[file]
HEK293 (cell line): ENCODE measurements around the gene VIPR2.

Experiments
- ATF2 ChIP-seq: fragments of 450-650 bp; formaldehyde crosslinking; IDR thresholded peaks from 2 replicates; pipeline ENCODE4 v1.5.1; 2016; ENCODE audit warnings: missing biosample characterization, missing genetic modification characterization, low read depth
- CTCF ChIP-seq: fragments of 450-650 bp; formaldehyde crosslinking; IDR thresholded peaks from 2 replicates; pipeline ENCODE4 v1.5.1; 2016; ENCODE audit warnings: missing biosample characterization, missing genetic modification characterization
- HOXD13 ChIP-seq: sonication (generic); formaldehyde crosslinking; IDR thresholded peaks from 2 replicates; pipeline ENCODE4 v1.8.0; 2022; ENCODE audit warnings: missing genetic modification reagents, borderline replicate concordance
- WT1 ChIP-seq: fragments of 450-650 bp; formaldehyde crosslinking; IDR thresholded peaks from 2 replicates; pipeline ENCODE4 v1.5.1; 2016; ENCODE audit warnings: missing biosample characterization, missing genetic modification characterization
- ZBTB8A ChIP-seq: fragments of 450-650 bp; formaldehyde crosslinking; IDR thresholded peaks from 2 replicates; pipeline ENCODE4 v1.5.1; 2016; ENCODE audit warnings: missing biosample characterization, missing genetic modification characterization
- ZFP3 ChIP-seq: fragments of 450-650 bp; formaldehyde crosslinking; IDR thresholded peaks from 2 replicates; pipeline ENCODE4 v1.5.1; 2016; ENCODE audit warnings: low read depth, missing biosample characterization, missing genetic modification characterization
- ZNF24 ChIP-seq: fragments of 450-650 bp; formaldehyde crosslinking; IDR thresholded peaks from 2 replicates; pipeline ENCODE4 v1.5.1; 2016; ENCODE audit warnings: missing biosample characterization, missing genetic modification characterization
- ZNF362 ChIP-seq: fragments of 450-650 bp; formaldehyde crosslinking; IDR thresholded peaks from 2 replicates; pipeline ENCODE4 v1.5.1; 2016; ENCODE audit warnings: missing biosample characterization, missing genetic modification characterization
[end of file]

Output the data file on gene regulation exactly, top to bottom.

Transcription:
HEK293 (cell line): ENCODE measurements around the gene VIPR2.

Experiments
- ATF2 ChIP-seq: fragments of 450-650 bp; formaldehyde crosslinking; IDR thresholded peaks from 2 replicates; pipeline ENCODE4 v1.5.1; 2016; ENCODE audit warnings: missing biosample characterization, missing genetic modification characterization, low read depth
- CTCF ChIP-seq: fragments of 450-650 bp; formaldehyde crosslinking; IDR thresholded peaks from 2 replicates; pipeline ENCODE4 v1.5.1; 2016; ENCODE audit warnings: missing biosample characterization, missing genetic modification characterization
- HOXD13 ChIP-seq: sonication (generic); formaldehyde crosslinking; IDR thresholded peaks from 2 replicates; pipeline ENCODE4 v1.8.0; 2022; ENCODE audit warnings: missing genetic modification reagents, borderline replicate concordance
- WT1 ChIP-seq: fragments of 450-650 bp; formaldehyde crosslinking; IDR thresholded peaks from 2 replicates; pipeline ENCODE4 v1.5.1; 2016; ENCODE audit warnings: missing biosample characterization, missing genetic modification characterization
- ZBTB8A ChIP-seq: fragments of 450-650 bp; formaldehyde crosslinking; IDR thresholded peaks from 2 replicates; pipeline ENCODE4 v1.5.1; 2016; ENCODE audit warnings: missing biosample characterization, missing genetic modification characterization
- ZFP3 ChIP-seq: fragments of 450-650 bp; formaldehyde crosslinking; IDR thresholded peaks from 2 replicates; pipeline ENCODE4 v1.5.1; 2016; ENCODE audit warnings: low read depth, missing biosample characterization, missing genetic modification characterization
- ZNF24 ChIP-seq: fragments of 450-650 bp; formaldehyde crosslinking; IDR thresholded peaks from 2 replicates; pipeline ENCODE4 v1.5.1; 2016; ENCODE audit warnings: missing biosample characterization, missing genetic modification characterization
- ZNF362 ChIP-seq: fragments of 450-650 bp; formaldehyde crosslinking; IDR thresholded peaks from 2 replicates; pipeline ENCODE4 v1.5.1; 2016; ENCODE audit warnings: missing biosample characterization, missing genetic modification characterization